Mark W. Delahay was a Kansas jurist and politician.
Born in 1828, Delahay was a native of Talbot County, Maryland. Although his father was a slaveholder, his maternal ancestors were members of the Society of Friends, and he was averse to buying and selling slaves. He had scarcely attained legal age when he decided to seek his fortune in the West.
He first located in Illinois, where he was engaged in various enterprises; wrote for different journals; studied law, and was admitted to the bar. In 1853, he went to Mobile, Alabama, to practice law. However, in the winter of 1854, he became interested in Kansas and in March 1855, moved to Leavenworth. Although a Democrat and a supporter of the policy of “squatter sovereignty,” his sympathies soon became enlisted with the Free-State cause. On July 7, 1855, he began the publication of the Leavenworth Register. He served as one of the secretaries of the Topeka Convention on September 19, 1855, and as a member of the Topeka Constitutional Convention the following month. In December, while he was attending the Free-State Convention at Lawrence, his office was destroyed by a pro-slavery mob. He was elected to Congress under the Topeka Constitution but was never admitted to a seat.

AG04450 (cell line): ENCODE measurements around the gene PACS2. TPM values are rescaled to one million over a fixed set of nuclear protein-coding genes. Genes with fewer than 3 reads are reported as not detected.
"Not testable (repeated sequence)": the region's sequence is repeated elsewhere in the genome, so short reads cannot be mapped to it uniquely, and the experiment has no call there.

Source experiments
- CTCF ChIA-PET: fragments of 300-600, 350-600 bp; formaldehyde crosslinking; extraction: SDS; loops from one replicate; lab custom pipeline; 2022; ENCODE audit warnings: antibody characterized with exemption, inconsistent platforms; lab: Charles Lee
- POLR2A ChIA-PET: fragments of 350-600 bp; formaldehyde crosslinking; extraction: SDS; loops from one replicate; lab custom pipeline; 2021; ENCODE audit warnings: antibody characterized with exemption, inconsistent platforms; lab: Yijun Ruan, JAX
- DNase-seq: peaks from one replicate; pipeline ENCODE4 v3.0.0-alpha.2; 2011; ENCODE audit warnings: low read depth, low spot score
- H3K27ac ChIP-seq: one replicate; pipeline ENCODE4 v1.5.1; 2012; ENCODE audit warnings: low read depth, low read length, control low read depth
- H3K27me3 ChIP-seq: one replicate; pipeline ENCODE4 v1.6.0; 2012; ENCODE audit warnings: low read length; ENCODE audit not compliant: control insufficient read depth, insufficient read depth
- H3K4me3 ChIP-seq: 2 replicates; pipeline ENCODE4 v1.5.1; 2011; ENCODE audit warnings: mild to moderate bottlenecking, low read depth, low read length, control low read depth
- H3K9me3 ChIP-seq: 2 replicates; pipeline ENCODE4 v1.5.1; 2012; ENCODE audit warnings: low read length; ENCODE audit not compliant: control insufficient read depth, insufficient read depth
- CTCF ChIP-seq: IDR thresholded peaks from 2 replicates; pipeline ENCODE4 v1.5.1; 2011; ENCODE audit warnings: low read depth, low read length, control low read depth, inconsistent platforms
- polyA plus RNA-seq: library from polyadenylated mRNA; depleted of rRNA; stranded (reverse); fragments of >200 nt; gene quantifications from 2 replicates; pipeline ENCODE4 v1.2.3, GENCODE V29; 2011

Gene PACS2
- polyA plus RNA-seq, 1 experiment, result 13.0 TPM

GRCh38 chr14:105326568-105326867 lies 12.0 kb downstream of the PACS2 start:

In May 1857 he started the Register, the first paper in Wyandotte (now Kansas City), Kansas. He was a member of the Osawatomie Convention of May 18, 1859, which founded the Republican Party, and was chief clerk of the House of Representatives in 1860. He was appointed Surveyor-General of Kansas in 1861, a position he held until October 7, 1863, when President Abraham Lincoln appointed him United States District Judge of Kansas, a position he held until 1873.
He died in Kansas City, on May 8, 1879.